Holy Spirit Church

Toruń, Poland

Holy Spirit Church was was built in late Baroque style in the mid-18th century by the Protestants, who were dispossessed of St. Mary’s Church as a result of the Tumult of Toruń in 1724. The slender church tower was added in the end of the 19th century. Today the church is a university church affiliated with Nicolaus Copernicus University. The most finest details in the church are the mid-18th century Rococo high altar and the beautiful door with intarsia on the axes of the aisles near the presbytery, depicting Christ’s death and resurrection.

References:

Comments

Your name



Address

Różana 2, Toruń, Poland
See all sites in Toruń

Details

Founded: c. 1750
Category: Religious sites in Poland

More Information

www.visittorun.pl

Rating

4.5/5 (based on Google user reviews)

User Reviews

Mikołaj Grajnert (3 years ago)
The Holy Spirit Church is a late-Baroque edifice raised in mid-18th century as an Evangelical church. Its creation is closely connected with the religious unrest in 1724, as a result of which the local Lutherans lost the Church of Blessed Virgin Mary, which they previously owned. Deprived of any place of worship within the Old Town, only in 1754 did they receive a royal permit to build a humble house of prayer which was not to resemble a church in its external appearance. In two years’ time the large church of the Holy Trinity was erected on the site previously occupied by several houses. The architectural design was prepared by Effraim Schroeger, who later gained prominence as the leading architect of Polish Classicism. In accordance with the conditions set for its construction, the church did not have a tower – the one that we can see today was added at the end of the 19th century. The church was used by Protestants until 1945 when it was taken over by the Jesuits and became the so-called academic church frequented by the staff and students of the Nicolaus Copernicu University.
m. ch. (3 years ago)
Cudowne brzmienie organów, miałem okazję podziwiać w trakcie serii koncertów świętojanskich.
bibin chacko (3 years ago)
Beautiful i like it there i reaching then very tired but came inside and rest cool air so feel awesome my drowsiness all most gone a way i think is historical maybe Ok interior design old model that's good I am highly apprising this
Konrad (3 years ago)
Historical church in old town of Toruń
Emilian Kavalski (3 years ago)
a beautiful church in the old town of Torun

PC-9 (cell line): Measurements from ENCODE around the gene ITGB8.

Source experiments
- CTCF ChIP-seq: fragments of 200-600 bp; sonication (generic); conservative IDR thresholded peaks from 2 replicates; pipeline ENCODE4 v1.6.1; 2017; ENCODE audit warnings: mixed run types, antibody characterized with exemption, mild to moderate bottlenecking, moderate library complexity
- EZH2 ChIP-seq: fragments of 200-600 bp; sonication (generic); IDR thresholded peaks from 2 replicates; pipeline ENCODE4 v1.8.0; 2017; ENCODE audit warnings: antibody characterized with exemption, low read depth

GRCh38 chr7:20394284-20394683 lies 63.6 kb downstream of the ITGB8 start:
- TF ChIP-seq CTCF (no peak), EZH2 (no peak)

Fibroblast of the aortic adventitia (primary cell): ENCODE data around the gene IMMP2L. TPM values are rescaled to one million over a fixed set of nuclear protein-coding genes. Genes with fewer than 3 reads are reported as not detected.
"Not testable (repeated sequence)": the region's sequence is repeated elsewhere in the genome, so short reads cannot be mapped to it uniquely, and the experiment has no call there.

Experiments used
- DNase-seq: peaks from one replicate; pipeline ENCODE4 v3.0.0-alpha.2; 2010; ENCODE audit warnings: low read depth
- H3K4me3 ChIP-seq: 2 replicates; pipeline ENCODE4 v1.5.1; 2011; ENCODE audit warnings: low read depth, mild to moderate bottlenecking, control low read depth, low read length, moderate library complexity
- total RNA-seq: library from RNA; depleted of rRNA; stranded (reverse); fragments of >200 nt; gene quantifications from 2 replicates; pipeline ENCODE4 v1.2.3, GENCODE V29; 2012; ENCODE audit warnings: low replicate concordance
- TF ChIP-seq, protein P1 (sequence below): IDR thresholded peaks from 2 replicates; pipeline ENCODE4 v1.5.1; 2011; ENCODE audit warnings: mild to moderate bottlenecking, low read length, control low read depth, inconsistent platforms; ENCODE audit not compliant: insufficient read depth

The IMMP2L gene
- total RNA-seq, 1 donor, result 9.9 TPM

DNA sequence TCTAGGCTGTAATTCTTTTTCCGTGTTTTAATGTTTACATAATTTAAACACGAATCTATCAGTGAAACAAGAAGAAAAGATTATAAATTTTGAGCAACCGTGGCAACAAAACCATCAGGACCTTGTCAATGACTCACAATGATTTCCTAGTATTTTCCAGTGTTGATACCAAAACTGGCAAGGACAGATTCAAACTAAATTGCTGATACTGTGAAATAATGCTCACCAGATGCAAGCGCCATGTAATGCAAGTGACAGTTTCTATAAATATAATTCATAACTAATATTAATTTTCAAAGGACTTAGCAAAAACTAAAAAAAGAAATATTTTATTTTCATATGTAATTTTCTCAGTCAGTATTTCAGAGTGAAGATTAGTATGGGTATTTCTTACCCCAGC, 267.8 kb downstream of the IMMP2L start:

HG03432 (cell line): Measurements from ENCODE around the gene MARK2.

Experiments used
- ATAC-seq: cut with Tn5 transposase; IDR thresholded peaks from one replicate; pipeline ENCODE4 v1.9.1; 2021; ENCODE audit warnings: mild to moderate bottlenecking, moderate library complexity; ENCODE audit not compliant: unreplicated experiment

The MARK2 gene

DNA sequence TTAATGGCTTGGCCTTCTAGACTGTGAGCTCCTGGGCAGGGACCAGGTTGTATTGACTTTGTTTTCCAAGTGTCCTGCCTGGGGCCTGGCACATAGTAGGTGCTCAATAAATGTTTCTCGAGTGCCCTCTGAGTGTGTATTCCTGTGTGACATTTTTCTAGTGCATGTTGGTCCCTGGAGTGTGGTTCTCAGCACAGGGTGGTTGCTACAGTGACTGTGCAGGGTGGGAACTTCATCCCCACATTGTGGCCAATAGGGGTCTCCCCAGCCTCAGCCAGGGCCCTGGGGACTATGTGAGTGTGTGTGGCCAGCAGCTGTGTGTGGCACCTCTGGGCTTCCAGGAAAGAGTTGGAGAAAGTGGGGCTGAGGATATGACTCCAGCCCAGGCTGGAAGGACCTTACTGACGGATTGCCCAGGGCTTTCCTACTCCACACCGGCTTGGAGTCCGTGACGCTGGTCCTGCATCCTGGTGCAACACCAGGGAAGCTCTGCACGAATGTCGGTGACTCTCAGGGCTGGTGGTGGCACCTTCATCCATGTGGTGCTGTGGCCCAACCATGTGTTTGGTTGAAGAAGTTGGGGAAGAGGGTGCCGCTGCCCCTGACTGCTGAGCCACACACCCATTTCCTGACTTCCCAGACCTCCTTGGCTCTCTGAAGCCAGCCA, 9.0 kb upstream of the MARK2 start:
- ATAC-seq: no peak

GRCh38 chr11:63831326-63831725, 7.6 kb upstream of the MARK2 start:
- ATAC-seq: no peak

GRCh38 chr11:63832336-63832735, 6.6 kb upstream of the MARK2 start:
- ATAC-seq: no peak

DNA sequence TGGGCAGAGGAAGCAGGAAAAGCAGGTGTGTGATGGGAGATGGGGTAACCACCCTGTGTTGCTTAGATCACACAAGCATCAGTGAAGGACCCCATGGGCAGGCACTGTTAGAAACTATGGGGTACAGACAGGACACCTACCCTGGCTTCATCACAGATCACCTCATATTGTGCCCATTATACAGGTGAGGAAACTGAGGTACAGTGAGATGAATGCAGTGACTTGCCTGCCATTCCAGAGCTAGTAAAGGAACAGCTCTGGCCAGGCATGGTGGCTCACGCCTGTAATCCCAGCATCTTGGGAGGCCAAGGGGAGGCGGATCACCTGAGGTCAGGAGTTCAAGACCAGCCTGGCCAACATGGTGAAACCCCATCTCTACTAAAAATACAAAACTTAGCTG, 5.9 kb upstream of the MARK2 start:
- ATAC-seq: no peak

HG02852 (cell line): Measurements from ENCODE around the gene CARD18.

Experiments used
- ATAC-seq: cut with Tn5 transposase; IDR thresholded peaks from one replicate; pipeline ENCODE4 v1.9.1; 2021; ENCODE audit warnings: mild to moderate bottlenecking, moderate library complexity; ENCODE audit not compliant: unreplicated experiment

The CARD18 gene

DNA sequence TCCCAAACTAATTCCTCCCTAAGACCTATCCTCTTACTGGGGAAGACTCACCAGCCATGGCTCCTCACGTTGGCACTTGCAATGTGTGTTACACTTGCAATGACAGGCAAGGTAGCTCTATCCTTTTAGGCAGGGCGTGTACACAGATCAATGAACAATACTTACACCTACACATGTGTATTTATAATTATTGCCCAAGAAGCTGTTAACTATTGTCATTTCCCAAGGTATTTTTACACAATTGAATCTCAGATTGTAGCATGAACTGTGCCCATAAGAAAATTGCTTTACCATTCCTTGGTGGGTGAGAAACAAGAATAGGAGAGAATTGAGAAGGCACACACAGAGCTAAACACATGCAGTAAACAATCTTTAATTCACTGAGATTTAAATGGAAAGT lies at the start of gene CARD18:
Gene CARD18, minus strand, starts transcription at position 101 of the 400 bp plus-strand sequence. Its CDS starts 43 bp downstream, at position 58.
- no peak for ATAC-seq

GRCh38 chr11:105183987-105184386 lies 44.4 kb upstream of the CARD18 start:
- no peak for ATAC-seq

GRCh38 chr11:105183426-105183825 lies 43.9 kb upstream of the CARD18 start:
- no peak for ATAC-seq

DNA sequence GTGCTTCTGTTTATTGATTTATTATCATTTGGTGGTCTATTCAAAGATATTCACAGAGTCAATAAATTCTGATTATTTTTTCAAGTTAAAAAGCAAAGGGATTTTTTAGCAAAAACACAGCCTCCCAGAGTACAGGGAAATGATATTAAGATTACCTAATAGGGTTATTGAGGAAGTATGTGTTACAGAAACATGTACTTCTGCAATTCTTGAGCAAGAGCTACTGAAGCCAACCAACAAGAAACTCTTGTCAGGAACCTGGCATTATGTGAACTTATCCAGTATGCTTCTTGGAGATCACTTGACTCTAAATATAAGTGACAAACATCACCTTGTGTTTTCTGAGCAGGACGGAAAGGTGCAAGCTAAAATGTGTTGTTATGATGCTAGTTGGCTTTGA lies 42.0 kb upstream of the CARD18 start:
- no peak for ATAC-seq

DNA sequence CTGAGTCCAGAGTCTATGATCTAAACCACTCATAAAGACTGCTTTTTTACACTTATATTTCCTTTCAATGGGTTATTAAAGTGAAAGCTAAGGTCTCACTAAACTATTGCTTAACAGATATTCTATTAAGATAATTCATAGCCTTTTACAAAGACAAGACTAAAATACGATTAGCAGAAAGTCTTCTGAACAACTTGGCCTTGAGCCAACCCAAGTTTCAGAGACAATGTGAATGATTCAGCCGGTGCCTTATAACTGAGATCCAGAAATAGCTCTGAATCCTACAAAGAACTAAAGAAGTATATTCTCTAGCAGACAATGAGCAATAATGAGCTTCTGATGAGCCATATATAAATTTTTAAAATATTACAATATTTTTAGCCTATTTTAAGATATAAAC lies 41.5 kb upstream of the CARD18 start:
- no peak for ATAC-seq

Powered by Google

Featured Historic Landmarks, Sites & Buildings

Historic Site of the week

Seville Cathedral

Seville's cathedral, Santa Maria de la Sede, is the largest Gothic cathedral in the world, and is recognised as UNESCO World Heritage. After its completion in the early 16th century, Seville Cathedral supplanted Hagia Sophia as the largest cathedral in the world, a title the Byzantine church had held for nearly a thousand years.

History

The basilica occupies the site of the great Aljama mosque, built in the late 12th century by the Almohads, the ruling Moorish dynasty, of which the only remaining parts are the Patio de Naranjas, the Puerta del Perdon (on Calle Alemanes, on the north side), and the Giralda (formerly the minaret, now the belltower).

Shortly after Seville's conquest by Ferdinand III, the mosque was converted into the city's cathedral. Its orientation was changed and its spaces partitioned and adorned to suit Christian worship practices. The internal space was gradually divided into chapels by constructing walls in the bays along the northern and southern walls. Almost the entire eastern half of the cathedral was occupied by the royal chapel that would hold the bodies of Ferdinand, his wife and Alfonso the Wise.

In 1401, city leaders decided to build a new cathedral to replace the grand mosque that served as the cathedral until then. Construction continued until 1506. The clergy of the parish offered half their stipends to pay for architects, artists, stained glass artisans, masons, carvers, craftsman and labourers and other expenses. Five years after construction ended, in 1511, the crossing lantern, or cimborrio, collapsed and work on the cathedral recommenced. The crossing again collapsed in 1888 due an earthquake, and work on the dome continued until at least 1903.

Architecture

The interior has the longest nave of any cathedral in Spain. The central nave rises to a height of 42 metres. In the main body of the cathedral, the most noticeable features are the great boxlike choir loft, which fills the central portion of the nave, and the vast Gothic retablo of carved scenes from the life of Christ. This altarpiece was the lifetime work of a single craftsman, Pierre Dancart.

The Capilla Mayor (Great Chapel), dominated by a vast Gothic retablo (altarpiece) comprised of 45 carved scenes from the life of Christ, as well as Santa Maria de la Sede, the cathedral's patron saint. The lifetime's work of a single craftsman, Pierre Dancart, this is the ultimate masterpiece of the cathedral - the largest and richest altarpiece in the world and one of the finest examples of Gothic woodcarving anywhere.

The Giralda is the bell tower of the Cathedral of Seville. Its height is 105 m. The Giralda is the former minaret of the mosque that stood on the site under Muslim rule, and was built to resemble the minaret of the Koutoubia Mosque in Marrakech, Morocco. It was converted into a bell tower for the cathedral after the Reconquista, although the topmost section dates from the Renaissance.

The tomb of Christopher Columbus is one of the main attractions of the cathedral for visitors, housing the remains of the great explorer who died in poverty in Valladolid. The tomb itself is more recent, from the 1892, with four bearers presenting the kingdoms of Castile, Leon, Aragon and Navarra.